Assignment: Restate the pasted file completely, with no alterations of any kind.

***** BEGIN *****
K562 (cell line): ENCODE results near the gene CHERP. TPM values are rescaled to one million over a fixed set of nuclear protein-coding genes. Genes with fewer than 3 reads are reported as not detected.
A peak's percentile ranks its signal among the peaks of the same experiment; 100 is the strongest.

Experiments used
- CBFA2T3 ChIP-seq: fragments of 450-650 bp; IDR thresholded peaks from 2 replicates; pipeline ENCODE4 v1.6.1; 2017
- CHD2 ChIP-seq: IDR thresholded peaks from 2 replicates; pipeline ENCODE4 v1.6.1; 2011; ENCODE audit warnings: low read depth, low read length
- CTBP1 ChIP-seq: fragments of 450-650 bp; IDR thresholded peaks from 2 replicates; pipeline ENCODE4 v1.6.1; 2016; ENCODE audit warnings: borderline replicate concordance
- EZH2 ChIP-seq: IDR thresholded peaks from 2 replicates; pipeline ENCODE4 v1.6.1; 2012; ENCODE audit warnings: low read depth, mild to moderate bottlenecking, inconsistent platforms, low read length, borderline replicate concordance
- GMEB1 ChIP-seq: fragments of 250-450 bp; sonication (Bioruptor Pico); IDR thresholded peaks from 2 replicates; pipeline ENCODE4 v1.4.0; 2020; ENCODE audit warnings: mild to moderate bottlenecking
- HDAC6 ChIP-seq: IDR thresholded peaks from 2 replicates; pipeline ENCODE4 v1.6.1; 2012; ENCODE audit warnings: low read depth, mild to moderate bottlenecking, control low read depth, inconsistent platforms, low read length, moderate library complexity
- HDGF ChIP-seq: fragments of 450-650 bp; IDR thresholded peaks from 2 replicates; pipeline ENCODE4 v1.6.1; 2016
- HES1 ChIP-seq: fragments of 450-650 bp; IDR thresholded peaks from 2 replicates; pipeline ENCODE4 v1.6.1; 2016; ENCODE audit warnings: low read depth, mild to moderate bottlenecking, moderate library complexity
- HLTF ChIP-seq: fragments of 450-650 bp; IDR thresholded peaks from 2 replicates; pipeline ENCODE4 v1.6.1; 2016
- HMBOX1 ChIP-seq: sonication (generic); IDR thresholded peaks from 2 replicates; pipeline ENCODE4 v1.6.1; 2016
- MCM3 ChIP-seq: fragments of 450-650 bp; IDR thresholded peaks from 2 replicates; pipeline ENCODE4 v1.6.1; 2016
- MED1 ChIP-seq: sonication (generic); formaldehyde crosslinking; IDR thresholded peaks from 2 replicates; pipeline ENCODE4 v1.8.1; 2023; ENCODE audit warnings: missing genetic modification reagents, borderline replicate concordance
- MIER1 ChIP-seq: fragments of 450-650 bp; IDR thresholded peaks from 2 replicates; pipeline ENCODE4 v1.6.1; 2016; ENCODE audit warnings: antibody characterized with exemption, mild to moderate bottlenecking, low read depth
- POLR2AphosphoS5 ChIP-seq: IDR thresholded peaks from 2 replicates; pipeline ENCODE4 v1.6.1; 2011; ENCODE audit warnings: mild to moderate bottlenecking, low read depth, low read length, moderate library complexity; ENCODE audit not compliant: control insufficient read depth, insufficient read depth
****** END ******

K562 (cell line): ENCODE results near the gene CHERP. TPM values are rescaled to one million over a fixed set of nuclear protein-coding genes. Genes with fewer than 3 reads are reported as not detected.
A peak's percentile ranks its signal among the peaks of the same experiment; 100 is the strongest.

Experiments used
- CBFA2T3 ChIP-seq: fragments of 450-650 bp; IDR thresholded peaks from 2 replicates; pipeline ENCODE4 v1.6.1; 2017
- CHD2 ChIP-seq: IDR thresholded peaks from 2 replicates; pipeline ENCODE4 v1.6.1; 2011; ENCODE audit warnings: low read depth, low read length
- CTBP1 ChIP-seq: fragments of 450-650 bp; IDR thresholded peaks from 2 replicates; pipeline ENCODE4 v1.6.1; 2016; ENCODE audit warnings: borderline replicate concordance
- EZH2 ChIP-seq: IDR thresholded peaks from 2 replicates; pipeline ENCODE4 v1.6.1; 2012; ENCODE audit warnings: low read depth, mild to moderate bottlenecking, inconsistent platforms, low read length, borderline replicate concordance
- GMEB1 ChIP-seq: fragments of 250-450 bp; sonication (Bioruptor Pico); IDR thresholded peaks from 2 replicates; pipeline ENCODE4 v1.4.0; 2020; ENCODE audit warnings: mild to moderate bottlenecking
- HDAC6 ChIP-seq: IDR thresholded peaks from 2 replicates; pipeline ENCODE4 v1.6.1; 2012; ENCODE audit warnings: low read depth, mild to moderate bottlenecking, control low read depth, inconsistent platforms, low read length, moderate library complexity
- HDGF ChIP-seq: fragments of 450-650 bp; IDR thresholded peaks from 2 replicates; pipeline ENCODE4 v1.6.1; 2016
- HES1 ChIP-seq: fragments of 450-650 bp; IDR thresholded peaks from 2 replicates; pipeline ENCODE4 v1.6.1; 2016; ENCODE audit warnings: low read depth, mild to moderate bottlenecking, moderate library complexity
- HLTF ChIP-seq: fragments of 450-650 bp; IDR thresholded peaks from 2 replicates; pipeline ENCODE4 v1.6.1; 2016
- HMBOX1 ChIP-seq: sonication (generic); IDR thresholded peaks from 2 replicates; pipeline ENCODE4 v1.6.1; 2016
- MCM3 ChIP-seq: fragments of 450-650 bp; IDR thresholded peaks from 2 replicates; pipeline ENCODE4 v1.6.1; 2016
- MED1 ChIP-seq: sonication (generic); formaldehyde crosslinking; IDR thresholded peaks from 2 replicates; pipeline ENCODE4 v1.8.1; 2023; ENCODE audit warnings: missing genetic modification reagents, borderline replicate concordance
- MIER1 ChIP-seq: fragments of 450-650 bp; IDR thresholded peaks from 2 replicates; pipeline ENCODE4 v1.6.1; 2016; ENCODE audit warnings: antibody characterized with exemption, mild to moderate bottlenecking, low read depth
- POLR2AphosphoS5 ChIP-seq: IDR thresholded peaks from 2 replicates; pipeline ENCODE4 v1.6.1; 2011; ENCODE audit warnings: mild to moderate bottlenecking, low read depth, low read length, moderate library complexity; ENCODE audit not compliant: control insufficient read depth, insufficient read depth